About client: Samsung R&D Institute Poland is one of the largest research centers in Europe, which aims to improve Samsung technology. The team consists of experts specializing in the areas of natural language and speech processing, the Internet of Things, cloud solutions, 4G and 5G networks, and artificial intelligence of audiovisual products. It is they who design and implement innovative solutions for current and future Samsung products – they create technologies that will hit store shelves in a few years
End client: Samsung Key Visual: Absolvent.pl Scenario: Absolvent.pl Illustrations and animations: Joanna Sęk (Koala’s) Video editting: Joanna Sęk (Koala’s) Publication: www.rozkodujswojpotencjal.pl
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About the challenge: employer branding in IT. IT industry sustains its top employment appeal around the world but competition for talent is rising. In a post-digital age, it’s not surprising companies in the information technology sector have a lot of appeal as employers. Appealing brands such as Apple, Google, Facebook and many others are shaping the way consumers interact with the world each day. Constantly delivering innovation through connected products, mobile apps and automation, these businesses are at the forefront of transforming the global social and business landscape.
Offering highly generous compensation packages that include excellent pay, lucrative stock options and retirement benefits, some IT businesses are able to easily attract the best talent available. Furthermore, the employee perks offered by these organizations are well documented and shared online, sometimes even making the headlines. These include very competitive intern remuneration, free meals onsite, concierge service, flexible schedules and even the freedom to choose the kinds of project to work on — significantly raising the bar on employee value propositions and driving complexity for other brands to compete.
According to the 2017 Randstad Employer Brand Research, one of the world’s largest assessments of perceptions among working-age people in 26 countries, the IT sector is considered one of the most attractive, with 49% of those surveyed ranking it No. 1. In the North American and Asia Pacific regions, it ranks at the top, cited by 45% and 57% respectively.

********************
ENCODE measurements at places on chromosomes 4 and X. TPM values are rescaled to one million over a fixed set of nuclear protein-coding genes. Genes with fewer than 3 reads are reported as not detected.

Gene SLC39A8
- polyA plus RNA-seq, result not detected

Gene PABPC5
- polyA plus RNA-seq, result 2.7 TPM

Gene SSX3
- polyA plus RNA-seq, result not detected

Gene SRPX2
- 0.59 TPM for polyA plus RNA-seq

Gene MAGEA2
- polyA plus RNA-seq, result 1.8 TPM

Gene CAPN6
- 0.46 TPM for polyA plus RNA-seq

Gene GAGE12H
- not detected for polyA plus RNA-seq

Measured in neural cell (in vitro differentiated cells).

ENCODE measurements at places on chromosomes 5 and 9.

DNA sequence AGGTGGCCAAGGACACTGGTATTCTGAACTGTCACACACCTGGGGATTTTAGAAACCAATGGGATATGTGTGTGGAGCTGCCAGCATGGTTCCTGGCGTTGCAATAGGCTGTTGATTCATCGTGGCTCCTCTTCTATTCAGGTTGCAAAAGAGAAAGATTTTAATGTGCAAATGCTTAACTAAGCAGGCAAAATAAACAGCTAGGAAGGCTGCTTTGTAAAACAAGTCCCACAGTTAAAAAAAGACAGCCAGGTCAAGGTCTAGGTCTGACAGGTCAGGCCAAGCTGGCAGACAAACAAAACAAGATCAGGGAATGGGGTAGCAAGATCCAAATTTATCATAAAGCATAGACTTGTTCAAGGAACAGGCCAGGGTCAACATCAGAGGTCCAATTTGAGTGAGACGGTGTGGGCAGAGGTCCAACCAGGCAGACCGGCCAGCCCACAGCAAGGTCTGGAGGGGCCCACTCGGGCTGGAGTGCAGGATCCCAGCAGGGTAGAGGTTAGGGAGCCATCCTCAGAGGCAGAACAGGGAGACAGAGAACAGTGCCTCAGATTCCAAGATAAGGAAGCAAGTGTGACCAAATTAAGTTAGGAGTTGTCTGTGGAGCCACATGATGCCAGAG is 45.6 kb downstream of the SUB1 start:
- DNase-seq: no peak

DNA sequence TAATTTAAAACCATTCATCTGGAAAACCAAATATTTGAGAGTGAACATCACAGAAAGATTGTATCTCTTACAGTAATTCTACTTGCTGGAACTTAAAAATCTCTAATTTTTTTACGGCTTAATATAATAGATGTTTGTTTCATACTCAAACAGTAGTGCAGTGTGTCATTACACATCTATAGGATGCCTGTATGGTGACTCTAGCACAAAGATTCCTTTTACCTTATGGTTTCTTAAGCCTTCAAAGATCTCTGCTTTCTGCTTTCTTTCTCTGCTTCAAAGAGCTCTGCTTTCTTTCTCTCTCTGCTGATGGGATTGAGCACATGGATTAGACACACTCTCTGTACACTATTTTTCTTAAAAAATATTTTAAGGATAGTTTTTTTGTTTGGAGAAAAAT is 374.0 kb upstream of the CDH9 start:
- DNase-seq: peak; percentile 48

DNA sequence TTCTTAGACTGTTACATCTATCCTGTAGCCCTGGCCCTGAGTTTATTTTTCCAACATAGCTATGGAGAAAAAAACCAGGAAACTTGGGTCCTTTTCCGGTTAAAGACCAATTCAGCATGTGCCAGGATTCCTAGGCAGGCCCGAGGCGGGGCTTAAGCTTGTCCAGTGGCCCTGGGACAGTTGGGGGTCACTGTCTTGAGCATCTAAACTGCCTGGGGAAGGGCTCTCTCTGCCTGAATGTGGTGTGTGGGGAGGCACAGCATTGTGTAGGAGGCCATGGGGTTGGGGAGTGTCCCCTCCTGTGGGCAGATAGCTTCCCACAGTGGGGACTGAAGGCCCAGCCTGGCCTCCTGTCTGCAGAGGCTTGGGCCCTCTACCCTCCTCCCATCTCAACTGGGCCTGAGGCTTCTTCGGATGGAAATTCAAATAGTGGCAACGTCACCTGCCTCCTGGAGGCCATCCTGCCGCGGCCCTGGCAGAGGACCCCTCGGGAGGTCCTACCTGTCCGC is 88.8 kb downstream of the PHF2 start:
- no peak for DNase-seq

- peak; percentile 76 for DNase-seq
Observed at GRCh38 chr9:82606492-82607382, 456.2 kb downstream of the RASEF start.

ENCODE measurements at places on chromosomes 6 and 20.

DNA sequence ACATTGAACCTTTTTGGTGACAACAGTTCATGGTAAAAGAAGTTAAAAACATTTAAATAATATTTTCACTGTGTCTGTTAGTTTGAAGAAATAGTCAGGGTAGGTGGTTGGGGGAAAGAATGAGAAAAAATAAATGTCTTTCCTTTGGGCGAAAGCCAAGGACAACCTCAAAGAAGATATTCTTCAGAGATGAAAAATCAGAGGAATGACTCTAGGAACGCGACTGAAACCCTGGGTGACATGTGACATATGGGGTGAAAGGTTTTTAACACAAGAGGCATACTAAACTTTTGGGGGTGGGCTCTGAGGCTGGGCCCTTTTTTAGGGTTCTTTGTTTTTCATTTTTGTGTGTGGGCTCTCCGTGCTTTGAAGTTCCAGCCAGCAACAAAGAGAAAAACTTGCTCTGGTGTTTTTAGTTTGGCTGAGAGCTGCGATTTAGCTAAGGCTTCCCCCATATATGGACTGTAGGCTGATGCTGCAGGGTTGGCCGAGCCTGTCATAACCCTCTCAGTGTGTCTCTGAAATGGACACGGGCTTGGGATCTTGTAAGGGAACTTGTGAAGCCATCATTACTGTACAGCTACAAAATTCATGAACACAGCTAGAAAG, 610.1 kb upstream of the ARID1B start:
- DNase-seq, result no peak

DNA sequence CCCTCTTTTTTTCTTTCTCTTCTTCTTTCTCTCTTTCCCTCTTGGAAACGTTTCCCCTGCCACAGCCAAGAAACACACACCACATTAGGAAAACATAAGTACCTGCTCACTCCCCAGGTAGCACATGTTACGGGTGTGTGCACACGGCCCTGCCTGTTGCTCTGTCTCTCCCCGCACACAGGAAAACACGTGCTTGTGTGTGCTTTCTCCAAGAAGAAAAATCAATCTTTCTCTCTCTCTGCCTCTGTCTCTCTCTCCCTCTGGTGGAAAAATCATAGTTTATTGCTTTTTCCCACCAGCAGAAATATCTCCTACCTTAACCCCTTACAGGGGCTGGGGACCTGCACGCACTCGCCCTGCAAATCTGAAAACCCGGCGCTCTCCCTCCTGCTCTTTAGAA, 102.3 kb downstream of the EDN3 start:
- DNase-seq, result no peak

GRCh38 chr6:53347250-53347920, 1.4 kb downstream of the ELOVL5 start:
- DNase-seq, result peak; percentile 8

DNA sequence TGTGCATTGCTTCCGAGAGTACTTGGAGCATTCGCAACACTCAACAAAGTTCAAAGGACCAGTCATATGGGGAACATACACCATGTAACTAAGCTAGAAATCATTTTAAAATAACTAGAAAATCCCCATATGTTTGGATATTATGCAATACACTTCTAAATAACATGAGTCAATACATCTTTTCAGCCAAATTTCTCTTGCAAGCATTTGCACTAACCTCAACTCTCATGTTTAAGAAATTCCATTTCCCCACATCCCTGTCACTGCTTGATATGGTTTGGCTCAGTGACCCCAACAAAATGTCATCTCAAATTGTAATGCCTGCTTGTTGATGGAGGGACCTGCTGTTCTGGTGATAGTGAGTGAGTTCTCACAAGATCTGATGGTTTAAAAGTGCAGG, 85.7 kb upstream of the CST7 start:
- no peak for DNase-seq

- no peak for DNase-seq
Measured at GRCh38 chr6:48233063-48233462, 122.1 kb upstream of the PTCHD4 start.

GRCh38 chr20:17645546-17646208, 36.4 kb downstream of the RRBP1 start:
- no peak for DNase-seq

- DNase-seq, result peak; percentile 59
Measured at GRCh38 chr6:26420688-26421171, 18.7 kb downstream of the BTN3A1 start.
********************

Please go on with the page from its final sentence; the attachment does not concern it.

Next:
the power of innovation. To say IT is a dynamic sector is an understatement. No other industry delivers as much innovation as quickly or prolifically, touching the lives of people everyday. This facet of the sector appeals to all workers, but it is especially alluring to younger generations who are already used to a socially and digitally connected world, a majority of whom say they want to work in this business. These younger workers will be especially important to companies wishing to build a sustained talent pipeline that can offset the brain drain expected to occur from workers retiring over the next few years.
IT also has an advantage when it comes to nurturing talent, according to Richard Narine, Director of Global Sales and Business Development with Randstad Global Client Solutions. A veteran of the sector for 25 years, Narine said IT historically has had a strong draw for younger workers, but recently there has been an uptick in the number of students pursuing a career in this field. This clearly reflects the sector’s impact on secondary education students.
This is an important development because many markets will see the number of IT jobs and demand for talent rising. In the U.S., the Bureau of Labor Statistics predicts IT jobs will increase 12% from 2014 to 2024, faster than any other sector. The European Commission predicts that by 2020, the region will be short of 500,000 qualified information and communication technology (ICT) workers. One survey found that 69% of CIOs in the Asia Pacific region believe a lack of talent will prevent their companies from keeping up with the pace of change*1. All the signs point to rising IT talent scarcity around the world.
“When you see the growing interest in universities, the future talent pipeline looks encouraging. Driven by digital transformation across many sectors, students understand they have a very bright future pursuing degrees in this field,” Narine said. “However, whether the small increase in the number of people studying in this field — about 5% globally — is enough to meet future demands remains to be seen.”
*1 2016 Harvey Nash/KPMG CIO Survey